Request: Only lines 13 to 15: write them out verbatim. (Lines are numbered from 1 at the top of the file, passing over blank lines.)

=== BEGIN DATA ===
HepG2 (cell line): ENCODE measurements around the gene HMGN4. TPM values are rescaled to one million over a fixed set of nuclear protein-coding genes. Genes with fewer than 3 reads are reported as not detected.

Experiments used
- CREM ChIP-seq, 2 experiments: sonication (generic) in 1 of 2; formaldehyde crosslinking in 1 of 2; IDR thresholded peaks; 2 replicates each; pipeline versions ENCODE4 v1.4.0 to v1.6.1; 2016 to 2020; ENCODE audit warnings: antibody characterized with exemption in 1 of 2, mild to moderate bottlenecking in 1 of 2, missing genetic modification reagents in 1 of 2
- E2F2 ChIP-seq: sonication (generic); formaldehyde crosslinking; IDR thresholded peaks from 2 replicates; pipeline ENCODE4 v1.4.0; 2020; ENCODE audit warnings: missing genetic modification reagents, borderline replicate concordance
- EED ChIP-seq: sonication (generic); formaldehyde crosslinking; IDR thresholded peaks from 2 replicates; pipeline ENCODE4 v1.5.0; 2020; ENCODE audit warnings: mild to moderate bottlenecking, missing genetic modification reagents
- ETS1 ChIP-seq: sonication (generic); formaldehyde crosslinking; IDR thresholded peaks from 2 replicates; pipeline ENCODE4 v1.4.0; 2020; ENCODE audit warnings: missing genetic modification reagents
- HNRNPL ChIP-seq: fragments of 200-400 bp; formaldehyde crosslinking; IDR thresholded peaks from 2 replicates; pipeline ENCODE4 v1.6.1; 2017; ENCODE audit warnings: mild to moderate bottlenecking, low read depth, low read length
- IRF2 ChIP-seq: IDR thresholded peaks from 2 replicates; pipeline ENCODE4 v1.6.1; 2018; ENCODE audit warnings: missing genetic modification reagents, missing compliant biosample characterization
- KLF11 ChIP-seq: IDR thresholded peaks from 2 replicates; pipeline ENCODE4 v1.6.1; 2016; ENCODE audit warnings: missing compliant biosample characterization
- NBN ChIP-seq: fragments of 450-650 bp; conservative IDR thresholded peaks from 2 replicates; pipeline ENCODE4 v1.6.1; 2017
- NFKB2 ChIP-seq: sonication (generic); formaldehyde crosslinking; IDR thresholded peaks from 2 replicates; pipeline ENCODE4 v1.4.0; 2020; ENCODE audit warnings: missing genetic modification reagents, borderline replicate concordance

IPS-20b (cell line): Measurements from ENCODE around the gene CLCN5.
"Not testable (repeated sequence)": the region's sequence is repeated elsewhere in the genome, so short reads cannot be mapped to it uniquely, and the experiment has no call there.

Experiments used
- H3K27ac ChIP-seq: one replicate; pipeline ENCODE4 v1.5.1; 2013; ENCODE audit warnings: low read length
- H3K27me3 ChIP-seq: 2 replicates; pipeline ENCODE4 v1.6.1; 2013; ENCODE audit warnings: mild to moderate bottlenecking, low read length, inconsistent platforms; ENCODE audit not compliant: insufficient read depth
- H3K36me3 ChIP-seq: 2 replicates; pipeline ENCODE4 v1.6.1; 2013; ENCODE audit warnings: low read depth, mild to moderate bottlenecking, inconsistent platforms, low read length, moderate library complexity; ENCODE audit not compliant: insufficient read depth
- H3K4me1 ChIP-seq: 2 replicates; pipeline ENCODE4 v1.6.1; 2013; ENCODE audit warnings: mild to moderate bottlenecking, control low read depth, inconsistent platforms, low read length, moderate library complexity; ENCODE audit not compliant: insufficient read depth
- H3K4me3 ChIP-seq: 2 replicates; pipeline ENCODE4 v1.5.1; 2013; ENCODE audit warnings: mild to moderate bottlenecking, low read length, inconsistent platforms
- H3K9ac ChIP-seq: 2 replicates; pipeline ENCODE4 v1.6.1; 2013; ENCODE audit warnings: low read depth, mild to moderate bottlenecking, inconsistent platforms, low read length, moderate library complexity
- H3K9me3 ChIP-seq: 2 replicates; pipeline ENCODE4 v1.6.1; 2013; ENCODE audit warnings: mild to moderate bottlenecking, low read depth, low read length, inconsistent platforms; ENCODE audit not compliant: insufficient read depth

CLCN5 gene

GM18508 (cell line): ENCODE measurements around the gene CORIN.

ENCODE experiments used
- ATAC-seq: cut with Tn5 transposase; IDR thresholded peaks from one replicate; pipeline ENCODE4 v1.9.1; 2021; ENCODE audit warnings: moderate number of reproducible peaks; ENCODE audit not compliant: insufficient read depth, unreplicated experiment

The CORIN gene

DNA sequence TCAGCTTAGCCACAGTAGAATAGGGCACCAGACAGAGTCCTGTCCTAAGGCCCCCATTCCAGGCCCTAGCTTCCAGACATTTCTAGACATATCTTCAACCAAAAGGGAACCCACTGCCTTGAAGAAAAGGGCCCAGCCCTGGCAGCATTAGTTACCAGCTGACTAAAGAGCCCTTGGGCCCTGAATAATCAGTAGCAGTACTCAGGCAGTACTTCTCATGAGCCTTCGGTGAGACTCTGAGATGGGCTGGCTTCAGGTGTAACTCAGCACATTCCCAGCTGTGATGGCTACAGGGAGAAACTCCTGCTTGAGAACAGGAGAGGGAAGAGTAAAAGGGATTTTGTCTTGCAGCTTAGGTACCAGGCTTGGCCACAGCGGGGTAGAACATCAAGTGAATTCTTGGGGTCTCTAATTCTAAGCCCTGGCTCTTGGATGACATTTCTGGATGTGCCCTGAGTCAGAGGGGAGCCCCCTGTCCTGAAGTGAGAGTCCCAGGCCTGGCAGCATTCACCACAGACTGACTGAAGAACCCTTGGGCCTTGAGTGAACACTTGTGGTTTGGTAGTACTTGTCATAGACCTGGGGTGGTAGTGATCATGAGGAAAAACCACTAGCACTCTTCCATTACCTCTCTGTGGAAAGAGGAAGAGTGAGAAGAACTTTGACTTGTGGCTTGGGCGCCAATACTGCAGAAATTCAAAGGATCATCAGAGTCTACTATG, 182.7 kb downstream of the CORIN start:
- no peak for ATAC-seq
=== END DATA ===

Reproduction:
"Not testable (repeated sequence)": the region's sequence is repeated elsewhere in the genome, so short reads cannot be mapped to it uniquely, and the experiment has no call there.

Experiments used
- H3K27ac ChIP-seq: one replicate; pipeline ENCODE4 v1.5.1; 2013; ENCODE audit warnings: low read length